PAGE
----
Acrylic safety glass, a form of plastic, became feasible to mass produce just prior to WWII, and proved useful in military applications like windshields, periscopes, and aircraft canopies. The properties of Hesalite are such that, when it takes a blow, it tends to crack instead of shatter. Although it’s never been officially stated by NASA, it’s a popular bit of lore that NASA favored Hesalite because if the crystal were to break in space, it would crack instead of shatter into a multitude of sharp and harmful particulate matter that would float around the inside of spacecraft and pose a threat to the operation of onboard systems.
Sapphire crystal, on the other hand, barely needs an introduction. It was first used for watches, by Jaeger-LeCoultre, in the Duoplan in 1929. Most modern watches utilize sapphire crystals for its fantastic properties: It’s strong, clear, and most importantly, virtually scratch-proof, at least when compared with acrylic crystals. But, unlike acrylic crystals such as Hesalite, scratches cannot be easily polished out should they occur, and sometimes the entire crystal has to be replaced. Some Hesalite Speedmaster owners find the ceremonial aspect of polishing out scratches charming, and there’s a certain luster to a Hesalite crystal that simply isn’t present on the sapphire model. It’s a softer, more gentle look. In certain angles, the curvature of the Hesalite distorts the seconds track around the edge of the dial in a way that isn’t found on most modern watches.
The sapphire model does come with an interesting visual quality of its own, though. The sapphire crystal isn’t domed – instead it’s shaped in a way that forms close to a 90 degree angle where it’s seated into the case. The thickness of the crystal at its edge forms a milky white ring around the dial. The deep black of the dial highlights this contrast, creating an effect akin to a solar eclipse. It’s been dubbed the “halo” effect for the milky ring that exists when looking directly down at the dial. Some collectors appreciate the sapphire “halo,” while others find it to detract form the overall cleanliness and minimalism of the Speedmaster dial.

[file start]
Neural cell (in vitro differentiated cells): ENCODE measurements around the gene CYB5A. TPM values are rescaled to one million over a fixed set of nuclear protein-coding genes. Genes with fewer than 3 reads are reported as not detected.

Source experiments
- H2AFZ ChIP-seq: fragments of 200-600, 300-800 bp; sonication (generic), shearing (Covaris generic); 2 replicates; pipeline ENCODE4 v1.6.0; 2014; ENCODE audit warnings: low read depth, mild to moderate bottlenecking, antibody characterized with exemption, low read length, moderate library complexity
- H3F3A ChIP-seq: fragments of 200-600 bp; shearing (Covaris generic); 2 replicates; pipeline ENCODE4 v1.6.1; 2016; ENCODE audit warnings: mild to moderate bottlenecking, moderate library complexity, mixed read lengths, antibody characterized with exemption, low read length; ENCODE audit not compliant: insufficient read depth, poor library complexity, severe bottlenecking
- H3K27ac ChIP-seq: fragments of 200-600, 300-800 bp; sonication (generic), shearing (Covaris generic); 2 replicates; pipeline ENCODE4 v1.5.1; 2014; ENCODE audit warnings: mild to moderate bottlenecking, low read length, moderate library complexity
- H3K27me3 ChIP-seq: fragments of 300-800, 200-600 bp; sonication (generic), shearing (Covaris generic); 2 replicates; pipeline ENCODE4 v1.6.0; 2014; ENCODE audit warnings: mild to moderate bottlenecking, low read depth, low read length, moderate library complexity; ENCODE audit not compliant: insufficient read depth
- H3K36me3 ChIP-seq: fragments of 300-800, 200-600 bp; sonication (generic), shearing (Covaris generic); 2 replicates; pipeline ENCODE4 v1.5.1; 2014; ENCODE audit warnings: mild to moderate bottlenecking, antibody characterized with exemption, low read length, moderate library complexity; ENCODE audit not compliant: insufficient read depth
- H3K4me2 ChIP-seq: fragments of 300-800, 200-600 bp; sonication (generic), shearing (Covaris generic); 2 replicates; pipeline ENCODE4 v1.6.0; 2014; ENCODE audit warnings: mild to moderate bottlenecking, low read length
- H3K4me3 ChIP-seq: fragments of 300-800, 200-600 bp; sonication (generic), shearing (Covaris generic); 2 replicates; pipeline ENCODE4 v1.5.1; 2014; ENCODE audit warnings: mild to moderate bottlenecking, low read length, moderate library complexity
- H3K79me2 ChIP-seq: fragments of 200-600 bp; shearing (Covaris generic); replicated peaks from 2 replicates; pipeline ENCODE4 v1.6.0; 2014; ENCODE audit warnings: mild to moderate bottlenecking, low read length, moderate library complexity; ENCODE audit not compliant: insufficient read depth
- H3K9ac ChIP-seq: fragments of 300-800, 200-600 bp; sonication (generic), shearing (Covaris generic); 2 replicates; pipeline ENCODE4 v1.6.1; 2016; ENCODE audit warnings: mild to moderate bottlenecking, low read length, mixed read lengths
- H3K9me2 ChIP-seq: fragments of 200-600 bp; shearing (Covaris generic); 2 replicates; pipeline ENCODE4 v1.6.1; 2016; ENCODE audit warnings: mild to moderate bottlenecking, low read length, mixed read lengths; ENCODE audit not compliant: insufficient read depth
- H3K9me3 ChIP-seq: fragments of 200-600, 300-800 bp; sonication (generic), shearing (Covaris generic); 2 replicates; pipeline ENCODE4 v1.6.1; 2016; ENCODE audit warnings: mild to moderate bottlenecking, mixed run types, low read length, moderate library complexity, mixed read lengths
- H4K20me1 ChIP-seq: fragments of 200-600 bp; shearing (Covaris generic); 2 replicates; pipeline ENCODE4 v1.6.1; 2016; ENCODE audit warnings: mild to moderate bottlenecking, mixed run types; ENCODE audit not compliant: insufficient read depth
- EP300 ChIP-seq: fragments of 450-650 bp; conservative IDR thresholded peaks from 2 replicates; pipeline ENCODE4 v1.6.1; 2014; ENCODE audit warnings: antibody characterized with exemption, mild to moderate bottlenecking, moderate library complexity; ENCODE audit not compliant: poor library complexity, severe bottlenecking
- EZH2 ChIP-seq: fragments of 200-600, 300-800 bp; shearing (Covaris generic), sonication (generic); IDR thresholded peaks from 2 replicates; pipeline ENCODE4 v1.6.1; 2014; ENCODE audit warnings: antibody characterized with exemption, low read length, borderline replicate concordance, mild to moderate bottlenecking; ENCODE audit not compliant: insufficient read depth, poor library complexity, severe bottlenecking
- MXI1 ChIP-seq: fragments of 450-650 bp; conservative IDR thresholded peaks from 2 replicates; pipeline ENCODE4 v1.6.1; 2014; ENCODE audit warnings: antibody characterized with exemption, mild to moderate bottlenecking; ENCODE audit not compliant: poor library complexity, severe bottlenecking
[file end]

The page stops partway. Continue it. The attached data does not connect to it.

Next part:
Both watches perform at a level that’s entirely acceptable for everyday wear. Again, if the Hesalite model can meet the needs of NASA, it can stand up to the demands of everyday life. The argument between which one is technically superior mostly exists in an imagined world. My guess is that if NASA put the sapphire Speedmaster through the same tests as its Hesalite brother, it would also pass the flight qualification tests. But it will never be the first to have earned that title; that honor is reserved for the Hesalite Speedy. Aside from the visual quirks, the distinction between the two is largely philosophical. Would you prefer a watch that’s as close as you can get to the one that went to the Moon? Or would you rather a timepiece that conforms to the standards of modern materials? And that allows you a view to a mechanical marvel that is a chronograph movement? Sometimes the philosophical waffling between two ideologies is far more stressful than just sitting down and choosing one. The good news? You can’t go wrong either way.
For a deep dive into all things Speedmaster Professional, check out “Reference Points: Understanding The Omega Speedmaster Professional.”